What is the value of x?

(1) \(x^2+x+10=16\) --> \(x^2+x-6=0\) --> x=-3 or x=2. Not sufficient.

(2) \(x=4y^4+2y^2+2\). Without knowing the value of y we cannot get the value of x. Not sufficient. Notice that from this statement it follows that x must be positive: \(x=4y^4+2y^2+2=(nonnegative)+(nonnegative)+(positive)=positive\).

(1)+(2) Since from (2) x is positive, then from (1) we are left with x=2. Sufficient.

Answer: C.

P.S. As for the difficulty level, I'd say it's ~550-600 level question.

There is no information given about Y , Y can be a complex number too, so shouldn't i choose answer E ?

The roots of the polynomial \(4y^4+2y^2+5=0\) are: \(Y_1=0.6588+0.82705∗i\) \(Y_2=0.6588−0.82705∗i\) \(Y_3=−0.6588+0.82705∗i\) \(Y_4=−0.6588−0.82705∗i\)

Generally i have seen that GMAT questions always give hints about the numbers, in this question nothing has been told about Y,Strange.

Thank you very much for your detailed explanations. I guess it was just a new type of question so startled me a bit. Once the catch, which you both have shown, is seen it becomes quite simple.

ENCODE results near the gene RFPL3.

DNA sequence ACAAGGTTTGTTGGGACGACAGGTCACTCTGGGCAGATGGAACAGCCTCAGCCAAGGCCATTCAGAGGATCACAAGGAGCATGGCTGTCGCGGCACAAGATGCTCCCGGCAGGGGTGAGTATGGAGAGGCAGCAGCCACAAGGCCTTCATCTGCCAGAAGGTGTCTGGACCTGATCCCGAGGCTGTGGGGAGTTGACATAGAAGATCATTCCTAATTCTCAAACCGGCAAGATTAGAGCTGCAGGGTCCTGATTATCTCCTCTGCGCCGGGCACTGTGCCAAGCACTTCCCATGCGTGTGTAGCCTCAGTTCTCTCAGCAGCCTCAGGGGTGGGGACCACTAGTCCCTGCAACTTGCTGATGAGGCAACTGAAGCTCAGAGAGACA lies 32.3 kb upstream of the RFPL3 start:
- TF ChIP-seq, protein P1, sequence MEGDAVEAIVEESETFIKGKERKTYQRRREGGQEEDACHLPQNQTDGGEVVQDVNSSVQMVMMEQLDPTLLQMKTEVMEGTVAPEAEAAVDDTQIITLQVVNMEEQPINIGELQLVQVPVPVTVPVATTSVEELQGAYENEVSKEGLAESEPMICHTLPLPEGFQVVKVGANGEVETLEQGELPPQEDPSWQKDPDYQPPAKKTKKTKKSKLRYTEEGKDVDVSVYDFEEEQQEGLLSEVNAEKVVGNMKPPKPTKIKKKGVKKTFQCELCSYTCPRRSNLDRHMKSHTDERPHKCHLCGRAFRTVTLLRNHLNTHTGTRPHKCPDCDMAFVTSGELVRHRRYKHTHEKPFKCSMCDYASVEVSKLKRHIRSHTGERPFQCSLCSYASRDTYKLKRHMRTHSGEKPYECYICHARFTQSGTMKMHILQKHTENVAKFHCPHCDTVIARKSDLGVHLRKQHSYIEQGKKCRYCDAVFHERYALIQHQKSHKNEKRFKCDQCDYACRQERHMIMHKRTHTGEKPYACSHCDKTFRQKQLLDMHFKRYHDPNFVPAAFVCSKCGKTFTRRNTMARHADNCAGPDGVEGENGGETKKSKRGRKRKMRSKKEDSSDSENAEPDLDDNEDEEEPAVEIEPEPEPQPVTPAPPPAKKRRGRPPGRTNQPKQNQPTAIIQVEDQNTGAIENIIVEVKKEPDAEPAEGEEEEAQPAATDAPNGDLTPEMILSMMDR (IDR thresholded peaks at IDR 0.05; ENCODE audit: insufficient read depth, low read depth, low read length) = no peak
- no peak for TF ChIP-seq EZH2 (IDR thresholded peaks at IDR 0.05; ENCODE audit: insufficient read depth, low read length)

Moreover, I guess due to these gaps I'm still stuck at Q41/42. I need some resources to practice such concepts. Could you guide me in this direction too?

Lucky : I read in one other forum, GMAT always deals with real numbers. So, there is no concept of complex numbers here. Hope this helps as well.

Thank you very much for your detailed explanations. I guess it was just a new type of question so startled me a bit. Once the catch, which you both have shown, is seen it becomes quite simple.

Moreover, I guess due to these gaps I'm still stuck at Q41/42. I need some resources to practice such concepts. Could you guide me in this direction too?

Lucky : I read in one other forum, GMAT always deals with real numbers. So, there is no concept of complex numbers here. Hope this helps as well.

Thank you again.

Best Regards, Shalabh.

i am aware . what i am trying to say is that GMAT questions always are always unambiguous such that even you do not read the official disclaimers (eg: GMAT always tests real numbers ) , you will be able to arrive a definitive conclusion.